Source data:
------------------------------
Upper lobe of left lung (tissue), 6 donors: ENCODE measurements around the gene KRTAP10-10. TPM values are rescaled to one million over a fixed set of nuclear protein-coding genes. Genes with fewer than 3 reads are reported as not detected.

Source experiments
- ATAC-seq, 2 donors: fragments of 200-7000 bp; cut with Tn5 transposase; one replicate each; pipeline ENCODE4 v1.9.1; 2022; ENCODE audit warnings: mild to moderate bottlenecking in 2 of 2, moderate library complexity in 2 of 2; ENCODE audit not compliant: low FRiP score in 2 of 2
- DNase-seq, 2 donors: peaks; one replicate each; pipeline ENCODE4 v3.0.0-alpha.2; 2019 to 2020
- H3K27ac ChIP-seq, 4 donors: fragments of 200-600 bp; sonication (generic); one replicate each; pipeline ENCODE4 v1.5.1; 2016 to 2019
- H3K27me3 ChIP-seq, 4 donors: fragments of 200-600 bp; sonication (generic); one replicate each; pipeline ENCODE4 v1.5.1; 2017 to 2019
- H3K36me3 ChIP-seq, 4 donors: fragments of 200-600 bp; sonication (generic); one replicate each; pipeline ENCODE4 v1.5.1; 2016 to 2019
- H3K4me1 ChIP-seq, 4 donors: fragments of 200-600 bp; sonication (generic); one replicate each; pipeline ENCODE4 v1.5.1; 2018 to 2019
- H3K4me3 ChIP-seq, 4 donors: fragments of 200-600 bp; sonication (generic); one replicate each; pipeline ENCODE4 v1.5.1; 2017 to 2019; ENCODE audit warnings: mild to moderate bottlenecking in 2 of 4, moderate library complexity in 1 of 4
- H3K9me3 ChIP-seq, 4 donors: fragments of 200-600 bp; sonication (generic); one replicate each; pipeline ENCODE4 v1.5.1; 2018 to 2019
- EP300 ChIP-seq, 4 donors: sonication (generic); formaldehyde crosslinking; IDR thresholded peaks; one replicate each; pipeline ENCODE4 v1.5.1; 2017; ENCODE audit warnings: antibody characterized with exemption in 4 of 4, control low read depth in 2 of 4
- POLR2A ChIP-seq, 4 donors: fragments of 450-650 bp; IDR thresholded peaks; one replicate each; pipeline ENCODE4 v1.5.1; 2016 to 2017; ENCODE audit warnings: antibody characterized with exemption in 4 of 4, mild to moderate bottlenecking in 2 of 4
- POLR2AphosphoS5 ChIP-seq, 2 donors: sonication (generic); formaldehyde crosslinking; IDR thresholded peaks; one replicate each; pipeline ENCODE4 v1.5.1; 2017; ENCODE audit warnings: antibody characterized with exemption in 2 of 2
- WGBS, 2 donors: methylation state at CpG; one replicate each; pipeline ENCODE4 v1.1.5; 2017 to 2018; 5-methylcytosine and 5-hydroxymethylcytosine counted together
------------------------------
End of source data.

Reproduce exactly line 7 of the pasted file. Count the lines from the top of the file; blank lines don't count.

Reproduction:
- H3K36me3 ChIP-seq, 4 donors: fragments of 200-600 bp; sonication (generic); one replicate each; pipeline ENCODE4 v1.5.1; 2016 to 2019